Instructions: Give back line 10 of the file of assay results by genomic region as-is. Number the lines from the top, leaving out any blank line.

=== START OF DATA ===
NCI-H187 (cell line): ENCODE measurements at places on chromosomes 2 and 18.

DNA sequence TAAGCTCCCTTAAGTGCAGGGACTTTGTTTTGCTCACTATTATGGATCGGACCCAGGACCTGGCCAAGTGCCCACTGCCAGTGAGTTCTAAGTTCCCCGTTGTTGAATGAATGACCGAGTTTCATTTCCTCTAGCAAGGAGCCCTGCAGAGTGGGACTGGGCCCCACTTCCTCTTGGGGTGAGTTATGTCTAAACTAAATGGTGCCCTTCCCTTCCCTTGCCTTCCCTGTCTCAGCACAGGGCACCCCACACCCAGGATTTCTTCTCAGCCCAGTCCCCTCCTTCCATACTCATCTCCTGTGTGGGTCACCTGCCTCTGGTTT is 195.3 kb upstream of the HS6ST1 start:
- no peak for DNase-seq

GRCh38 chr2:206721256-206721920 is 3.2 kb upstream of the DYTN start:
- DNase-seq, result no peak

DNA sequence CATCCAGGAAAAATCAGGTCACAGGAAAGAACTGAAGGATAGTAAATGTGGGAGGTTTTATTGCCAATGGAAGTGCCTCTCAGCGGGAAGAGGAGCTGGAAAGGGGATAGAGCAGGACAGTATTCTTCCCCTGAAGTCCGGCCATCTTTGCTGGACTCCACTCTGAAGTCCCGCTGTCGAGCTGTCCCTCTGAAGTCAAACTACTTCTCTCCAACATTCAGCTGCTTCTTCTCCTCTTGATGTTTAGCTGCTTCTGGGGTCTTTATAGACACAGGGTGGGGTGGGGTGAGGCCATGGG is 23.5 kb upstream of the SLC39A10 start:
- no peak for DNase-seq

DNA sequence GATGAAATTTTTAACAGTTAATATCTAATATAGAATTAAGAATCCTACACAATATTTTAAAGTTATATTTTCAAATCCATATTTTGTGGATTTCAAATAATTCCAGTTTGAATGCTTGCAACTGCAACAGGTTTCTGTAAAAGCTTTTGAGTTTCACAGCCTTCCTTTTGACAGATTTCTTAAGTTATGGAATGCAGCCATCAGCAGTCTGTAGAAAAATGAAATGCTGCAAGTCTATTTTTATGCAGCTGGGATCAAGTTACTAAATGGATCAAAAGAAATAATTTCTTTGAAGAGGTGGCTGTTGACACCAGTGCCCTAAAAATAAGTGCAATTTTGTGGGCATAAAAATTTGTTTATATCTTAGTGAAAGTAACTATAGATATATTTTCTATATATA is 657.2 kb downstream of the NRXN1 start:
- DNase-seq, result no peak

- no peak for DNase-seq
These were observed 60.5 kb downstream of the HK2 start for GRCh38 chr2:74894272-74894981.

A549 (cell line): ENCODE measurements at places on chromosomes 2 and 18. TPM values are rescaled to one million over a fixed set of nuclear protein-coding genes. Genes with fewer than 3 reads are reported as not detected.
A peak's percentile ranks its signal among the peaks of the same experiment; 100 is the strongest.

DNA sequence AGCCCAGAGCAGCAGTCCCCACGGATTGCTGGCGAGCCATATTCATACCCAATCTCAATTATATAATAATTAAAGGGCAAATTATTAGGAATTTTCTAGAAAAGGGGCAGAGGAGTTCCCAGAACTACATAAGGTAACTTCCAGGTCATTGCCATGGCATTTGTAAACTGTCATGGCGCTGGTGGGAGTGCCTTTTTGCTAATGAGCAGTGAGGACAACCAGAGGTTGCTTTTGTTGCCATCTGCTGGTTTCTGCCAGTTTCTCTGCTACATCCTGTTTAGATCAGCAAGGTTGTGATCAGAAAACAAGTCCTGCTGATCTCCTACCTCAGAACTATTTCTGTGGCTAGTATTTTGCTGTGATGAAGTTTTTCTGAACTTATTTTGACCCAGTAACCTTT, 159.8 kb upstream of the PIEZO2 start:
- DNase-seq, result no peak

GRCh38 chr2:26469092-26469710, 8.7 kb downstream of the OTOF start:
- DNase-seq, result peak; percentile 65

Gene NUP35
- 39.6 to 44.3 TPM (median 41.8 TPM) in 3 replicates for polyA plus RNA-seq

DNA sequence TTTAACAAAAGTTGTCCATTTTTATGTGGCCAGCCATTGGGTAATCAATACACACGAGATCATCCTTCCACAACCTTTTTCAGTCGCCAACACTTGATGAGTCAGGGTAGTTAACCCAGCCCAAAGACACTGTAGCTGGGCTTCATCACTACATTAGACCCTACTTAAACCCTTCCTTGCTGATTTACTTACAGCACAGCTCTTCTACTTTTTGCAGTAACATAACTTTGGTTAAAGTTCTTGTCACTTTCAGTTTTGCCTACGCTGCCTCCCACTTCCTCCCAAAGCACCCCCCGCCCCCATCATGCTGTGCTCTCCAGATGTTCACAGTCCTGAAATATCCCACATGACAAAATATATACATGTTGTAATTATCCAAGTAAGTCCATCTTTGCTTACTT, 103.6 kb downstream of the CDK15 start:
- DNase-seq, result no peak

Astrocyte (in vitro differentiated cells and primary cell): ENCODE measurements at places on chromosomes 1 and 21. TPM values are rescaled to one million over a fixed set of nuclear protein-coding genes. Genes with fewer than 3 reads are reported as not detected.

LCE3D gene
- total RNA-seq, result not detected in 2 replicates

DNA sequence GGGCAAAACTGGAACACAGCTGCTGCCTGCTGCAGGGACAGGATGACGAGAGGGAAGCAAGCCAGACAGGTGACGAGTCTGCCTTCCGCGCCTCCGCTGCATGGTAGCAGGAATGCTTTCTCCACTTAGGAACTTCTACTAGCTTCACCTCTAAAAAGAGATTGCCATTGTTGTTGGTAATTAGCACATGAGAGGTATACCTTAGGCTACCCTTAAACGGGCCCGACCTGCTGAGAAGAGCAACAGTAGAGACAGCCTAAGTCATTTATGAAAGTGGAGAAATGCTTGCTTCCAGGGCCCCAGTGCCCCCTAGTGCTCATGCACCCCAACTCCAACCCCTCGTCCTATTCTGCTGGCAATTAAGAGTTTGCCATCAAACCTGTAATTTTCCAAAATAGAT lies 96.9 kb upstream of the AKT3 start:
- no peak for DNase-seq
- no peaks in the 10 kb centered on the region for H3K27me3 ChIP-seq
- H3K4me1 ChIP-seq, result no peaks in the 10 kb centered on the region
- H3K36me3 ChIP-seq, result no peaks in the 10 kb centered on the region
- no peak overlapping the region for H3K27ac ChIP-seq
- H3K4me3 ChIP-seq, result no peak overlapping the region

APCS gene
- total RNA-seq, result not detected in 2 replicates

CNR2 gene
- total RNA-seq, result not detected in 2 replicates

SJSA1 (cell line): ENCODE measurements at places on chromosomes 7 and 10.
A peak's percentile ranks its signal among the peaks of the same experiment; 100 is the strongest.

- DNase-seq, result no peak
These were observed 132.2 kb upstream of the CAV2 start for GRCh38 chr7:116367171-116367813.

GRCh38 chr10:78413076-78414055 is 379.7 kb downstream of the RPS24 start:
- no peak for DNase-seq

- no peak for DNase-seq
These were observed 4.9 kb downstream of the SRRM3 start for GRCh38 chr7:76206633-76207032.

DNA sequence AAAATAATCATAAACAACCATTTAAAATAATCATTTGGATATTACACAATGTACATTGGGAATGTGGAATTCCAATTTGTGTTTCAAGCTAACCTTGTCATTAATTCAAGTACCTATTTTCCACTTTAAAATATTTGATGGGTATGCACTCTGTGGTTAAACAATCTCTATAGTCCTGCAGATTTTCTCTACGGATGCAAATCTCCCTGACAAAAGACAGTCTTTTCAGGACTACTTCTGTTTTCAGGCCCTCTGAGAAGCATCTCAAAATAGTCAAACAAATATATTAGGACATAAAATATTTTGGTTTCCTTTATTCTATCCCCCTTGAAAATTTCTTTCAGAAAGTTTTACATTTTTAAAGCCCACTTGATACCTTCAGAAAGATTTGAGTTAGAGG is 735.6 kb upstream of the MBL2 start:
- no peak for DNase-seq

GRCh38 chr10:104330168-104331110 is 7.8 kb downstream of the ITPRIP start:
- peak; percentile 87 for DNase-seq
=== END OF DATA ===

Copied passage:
- no peak for DNase-seq